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Control:
when you are using a Linux box to connect your internal network to another network (say, the Internet) you have an opportunity to allow certain types of traffic, and disallow others. For example, the header of a packet contains the destination address of the packet, so you can prevent packets going to a certain part of the outside network. As another example, I use Netscape to access the Dilbert archives. There are advertisements from doubleclick.net on the page, and Netscape wastes my time by cheerfully downloading them. Telling the packet filter not to allow any packets to or from the addresses owned by doubleclick.net solves that problem (there are better ways of doing this though: see Junkbuster).

Security:
when your Linux box is the only thing between the chaos of the Internet and your nice, orderly network, it's nice to know you can restrict what comes tromping in your door. For example, you might allow anything to go out from your network, but you might be worried about the well-known `Ping of Death' coming in from malicious outsiders. As another example, you might not want outsiders telnetting to your Linux box, even though all your accounts have passwords. Maybe you want (like most people) to be an observer on the Internet, and not a server (willing or otherwise). Simply don't let anyone connect in, by having the packet filter reject incoming packets used to set up connections.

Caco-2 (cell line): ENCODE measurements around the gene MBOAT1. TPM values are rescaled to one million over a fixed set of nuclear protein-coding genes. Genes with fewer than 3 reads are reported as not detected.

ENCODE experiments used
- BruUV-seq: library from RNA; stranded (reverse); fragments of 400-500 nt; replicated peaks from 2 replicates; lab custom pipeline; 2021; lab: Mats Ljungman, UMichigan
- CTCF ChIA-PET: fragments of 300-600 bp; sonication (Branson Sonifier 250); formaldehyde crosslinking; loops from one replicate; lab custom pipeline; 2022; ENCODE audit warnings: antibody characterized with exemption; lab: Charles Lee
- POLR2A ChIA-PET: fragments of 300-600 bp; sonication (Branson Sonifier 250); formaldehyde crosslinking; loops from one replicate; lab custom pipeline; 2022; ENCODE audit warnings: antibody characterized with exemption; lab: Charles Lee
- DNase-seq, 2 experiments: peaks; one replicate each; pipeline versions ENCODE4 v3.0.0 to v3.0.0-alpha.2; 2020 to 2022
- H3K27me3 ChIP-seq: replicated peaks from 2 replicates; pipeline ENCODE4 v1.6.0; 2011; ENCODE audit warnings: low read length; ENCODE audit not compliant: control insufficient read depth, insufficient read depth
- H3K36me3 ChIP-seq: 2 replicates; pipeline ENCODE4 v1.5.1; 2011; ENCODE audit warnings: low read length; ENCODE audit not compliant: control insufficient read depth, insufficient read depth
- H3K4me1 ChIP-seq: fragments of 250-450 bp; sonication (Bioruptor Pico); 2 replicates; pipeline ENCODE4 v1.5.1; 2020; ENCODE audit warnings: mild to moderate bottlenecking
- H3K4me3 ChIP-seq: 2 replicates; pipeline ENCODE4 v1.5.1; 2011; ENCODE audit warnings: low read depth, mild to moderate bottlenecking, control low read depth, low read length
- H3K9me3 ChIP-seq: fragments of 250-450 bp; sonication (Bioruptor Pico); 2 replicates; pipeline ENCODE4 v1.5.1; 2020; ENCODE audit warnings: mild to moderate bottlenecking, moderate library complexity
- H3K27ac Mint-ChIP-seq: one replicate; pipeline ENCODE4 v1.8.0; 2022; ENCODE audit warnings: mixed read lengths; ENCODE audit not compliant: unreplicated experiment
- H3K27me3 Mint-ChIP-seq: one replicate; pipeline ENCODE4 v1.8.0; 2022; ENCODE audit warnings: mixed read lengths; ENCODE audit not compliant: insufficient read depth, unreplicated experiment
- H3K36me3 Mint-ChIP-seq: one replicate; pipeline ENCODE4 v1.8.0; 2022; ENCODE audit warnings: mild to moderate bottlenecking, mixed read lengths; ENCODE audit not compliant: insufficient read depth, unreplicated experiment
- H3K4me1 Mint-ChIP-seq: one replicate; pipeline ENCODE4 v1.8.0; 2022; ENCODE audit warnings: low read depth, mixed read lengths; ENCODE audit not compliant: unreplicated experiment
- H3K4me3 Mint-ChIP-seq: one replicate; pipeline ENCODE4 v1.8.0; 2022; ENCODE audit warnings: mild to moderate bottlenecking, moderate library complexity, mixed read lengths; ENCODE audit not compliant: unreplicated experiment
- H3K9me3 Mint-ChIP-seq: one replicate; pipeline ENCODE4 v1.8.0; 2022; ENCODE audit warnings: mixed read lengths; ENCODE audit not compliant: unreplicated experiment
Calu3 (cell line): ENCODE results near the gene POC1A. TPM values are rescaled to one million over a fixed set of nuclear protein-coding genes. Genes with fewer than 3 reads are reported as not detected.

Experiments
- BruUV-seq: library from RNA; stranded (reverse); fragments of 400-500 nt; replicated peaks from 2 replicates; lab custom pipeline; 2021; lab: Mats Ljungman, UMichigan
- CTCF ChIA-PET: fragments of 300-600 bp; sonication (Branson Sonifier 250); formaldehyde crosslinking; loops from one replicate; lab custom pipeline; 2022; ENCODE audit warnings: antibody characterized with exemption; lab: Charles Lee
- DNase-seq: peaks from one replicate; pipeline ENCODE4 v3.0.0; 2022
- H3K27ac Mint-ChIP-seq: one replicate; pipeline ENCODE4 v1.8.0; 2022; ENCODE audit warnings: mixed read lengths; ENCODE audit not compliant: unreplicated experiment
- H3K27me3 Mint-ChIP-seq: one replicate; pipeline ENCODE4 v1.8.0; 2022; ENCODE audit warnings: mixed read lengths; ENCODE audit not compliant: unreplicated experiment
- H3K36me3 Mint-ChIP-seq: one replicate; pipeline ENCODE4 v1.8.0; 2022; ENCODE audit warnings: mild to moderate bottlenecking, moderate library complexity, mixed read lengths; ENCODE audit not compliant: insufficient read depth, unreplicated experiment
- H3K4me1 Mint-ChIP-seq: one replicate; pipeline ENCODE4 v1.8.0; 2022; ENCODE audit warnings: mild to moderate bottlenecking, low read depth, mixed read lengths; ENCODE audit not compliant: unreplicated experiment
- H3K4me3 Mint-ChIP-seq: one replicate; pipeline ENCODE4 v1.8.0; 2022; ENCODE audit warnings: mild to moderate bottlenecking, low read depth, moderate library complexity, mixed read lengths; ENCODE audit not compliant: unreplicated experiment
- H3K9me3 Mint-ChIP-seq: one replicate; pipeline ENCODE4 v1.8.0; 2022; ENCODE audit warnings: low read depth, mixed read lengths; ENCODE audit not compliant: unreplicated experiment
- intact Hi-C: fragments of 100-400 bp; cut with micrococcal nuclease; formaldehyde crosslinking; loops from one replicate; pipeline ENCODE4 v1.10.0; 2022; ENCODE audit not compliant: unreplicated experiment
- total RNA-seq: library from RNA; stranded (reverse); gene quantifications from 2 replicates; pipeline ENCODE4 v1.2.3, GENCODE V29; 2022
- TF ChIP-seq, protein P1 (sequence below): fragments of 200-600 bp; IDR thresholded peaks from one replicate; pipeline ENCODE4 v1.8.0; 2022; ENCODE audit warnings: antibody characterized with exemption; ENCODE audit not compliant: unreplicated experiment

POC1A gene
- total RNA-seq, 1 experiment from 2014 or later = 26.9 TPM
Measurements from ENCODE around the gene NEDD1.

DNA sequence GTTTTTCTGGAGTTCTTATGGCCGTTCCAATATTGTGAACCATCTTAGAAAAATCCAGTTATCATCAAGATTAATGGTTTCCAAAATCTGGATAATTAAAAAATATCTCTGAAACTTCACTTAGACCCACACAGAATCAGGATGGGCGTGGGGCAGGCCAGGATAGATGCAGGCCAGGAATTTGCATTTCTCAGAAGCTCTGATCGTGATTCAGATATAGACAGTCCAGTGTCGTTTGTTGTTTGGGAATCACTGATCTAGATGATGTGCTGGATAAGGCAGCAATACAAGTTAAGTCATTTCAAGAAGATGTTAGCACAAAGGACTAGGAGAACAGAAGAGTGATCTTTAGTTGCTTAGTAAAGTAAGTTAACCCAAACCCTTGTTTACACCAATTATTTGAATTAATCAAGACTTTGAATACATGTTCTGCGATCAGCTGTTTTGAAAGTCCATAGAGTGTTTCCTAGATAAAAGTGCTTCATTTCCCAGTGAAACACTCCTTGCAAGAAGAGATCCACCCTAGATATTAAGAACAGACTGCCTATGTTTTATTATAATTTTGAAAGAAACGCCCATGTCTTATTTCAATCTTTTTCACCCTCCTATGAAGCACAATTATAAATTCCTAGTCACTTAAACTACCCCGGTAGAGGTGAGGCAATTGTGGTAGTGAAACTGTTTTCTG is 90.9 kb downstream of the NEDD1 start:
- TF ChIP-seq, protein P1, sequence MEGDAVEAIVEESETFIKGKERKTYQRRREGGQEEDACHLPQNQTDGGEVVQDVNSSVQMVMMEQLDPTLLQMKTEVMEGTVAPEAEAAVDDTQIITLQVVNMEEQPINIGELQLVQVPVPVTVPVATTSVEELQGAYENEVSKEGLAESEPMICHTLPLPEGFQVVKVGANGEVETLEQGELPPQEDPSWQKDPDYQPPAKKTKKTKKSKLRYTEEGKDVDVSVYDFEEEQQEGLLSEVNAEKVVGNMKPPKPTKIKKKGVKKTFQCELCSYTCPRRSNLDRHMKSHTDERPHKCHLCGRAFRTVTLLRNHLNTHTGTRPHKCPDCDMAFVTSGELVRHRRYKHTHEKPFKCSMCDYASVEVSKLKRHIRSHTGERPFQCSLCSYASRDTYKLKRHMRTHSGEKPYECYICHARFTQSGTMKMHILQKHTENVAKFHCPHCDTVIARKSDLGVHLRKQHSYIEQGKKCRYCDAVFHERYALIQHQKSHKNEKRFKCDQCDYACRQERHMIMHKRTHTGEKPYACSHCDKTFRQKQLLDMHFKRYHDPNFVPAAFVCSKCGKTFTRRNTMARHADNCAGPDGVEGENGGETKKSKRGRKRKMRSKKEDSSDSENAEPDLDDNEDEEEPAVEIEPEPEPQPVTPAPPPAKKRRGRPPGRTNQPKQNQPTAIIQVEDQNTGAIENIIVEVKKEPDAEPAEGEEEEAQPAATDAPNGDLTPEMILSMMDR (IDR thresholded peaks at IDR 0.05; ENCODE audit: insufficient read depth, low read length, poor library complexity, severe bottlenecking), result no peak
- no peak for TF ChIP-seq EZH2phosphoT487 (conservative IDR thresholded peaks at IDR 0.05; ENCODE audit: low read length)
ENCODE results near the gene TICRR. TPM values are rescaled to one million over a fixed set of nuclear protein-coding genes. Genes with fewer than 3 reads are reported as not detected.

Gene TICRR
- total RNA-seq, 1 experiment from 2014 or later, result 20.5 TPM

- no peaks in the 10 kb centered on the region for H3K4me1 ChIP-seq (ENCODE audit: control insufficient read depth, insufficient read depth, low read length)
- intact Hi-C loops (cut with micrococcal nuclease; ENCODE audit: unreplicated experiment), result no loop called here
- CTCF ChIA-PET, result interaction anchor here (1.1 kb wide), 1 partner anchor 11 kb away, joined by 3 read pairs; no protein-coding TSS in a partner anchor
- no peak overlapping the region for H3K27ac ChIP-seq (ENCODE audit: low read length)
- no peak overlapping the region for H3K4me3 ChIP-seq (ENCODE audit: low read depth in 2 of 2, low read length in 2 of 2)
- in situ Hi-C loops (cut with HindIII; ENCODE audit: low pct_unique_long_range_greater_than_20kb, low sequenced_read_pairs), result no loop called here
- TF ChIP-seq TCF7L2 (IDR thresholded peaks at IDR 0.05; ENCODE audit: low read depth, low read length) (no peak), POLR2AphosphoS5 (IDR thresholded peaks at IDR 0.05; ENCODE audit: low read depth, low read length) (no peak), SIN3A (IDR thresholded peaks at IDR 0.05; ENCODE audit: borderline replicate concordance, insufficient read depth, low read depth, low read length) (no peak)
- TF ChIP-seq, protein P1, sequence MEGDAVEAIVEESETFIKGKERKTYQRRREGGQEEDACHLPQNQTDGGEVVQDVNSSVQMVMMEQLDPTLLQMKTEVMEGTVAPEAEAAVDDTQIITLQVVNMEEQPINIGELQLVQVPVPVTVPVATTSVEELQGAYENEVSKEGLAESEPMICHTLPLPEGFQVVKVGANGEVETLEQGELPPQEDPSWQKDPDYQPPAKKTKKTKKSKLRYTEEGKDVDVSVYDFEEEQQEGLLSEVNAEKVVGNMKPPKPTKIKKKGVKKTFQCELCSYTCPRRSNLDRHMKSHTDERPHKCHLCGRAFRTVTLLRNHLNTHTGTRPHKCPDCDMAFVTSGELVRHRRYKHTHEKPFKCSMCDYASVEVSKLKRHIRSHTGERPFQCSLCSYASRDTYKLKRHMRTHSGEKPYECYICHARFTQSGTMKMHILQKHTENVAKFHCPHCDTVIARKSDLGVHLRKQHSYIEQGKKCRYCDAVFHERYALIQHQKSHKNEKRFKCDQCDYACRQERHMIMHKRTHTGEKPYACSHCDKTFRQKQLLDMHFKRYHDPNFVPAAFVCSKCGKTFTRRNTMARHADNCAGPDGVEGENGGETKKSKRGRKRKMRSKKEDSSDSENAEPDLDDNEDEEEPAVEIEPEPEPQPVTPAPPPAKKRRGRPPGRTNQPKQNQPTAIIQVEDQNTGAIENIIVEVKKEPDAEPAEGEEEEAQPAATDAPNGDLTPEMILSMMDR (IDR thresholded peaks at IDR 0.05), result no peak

Watchfulness:
sometimes a badly configured machine on the local network will decide to spew packets to the outside world. It's nice to tell the packet filter to let you know if anything abnormal occurs; maybe you can do something about it, or maybe you're just curious by nature.
Linux 2.4 Packet Filtering HOWTO

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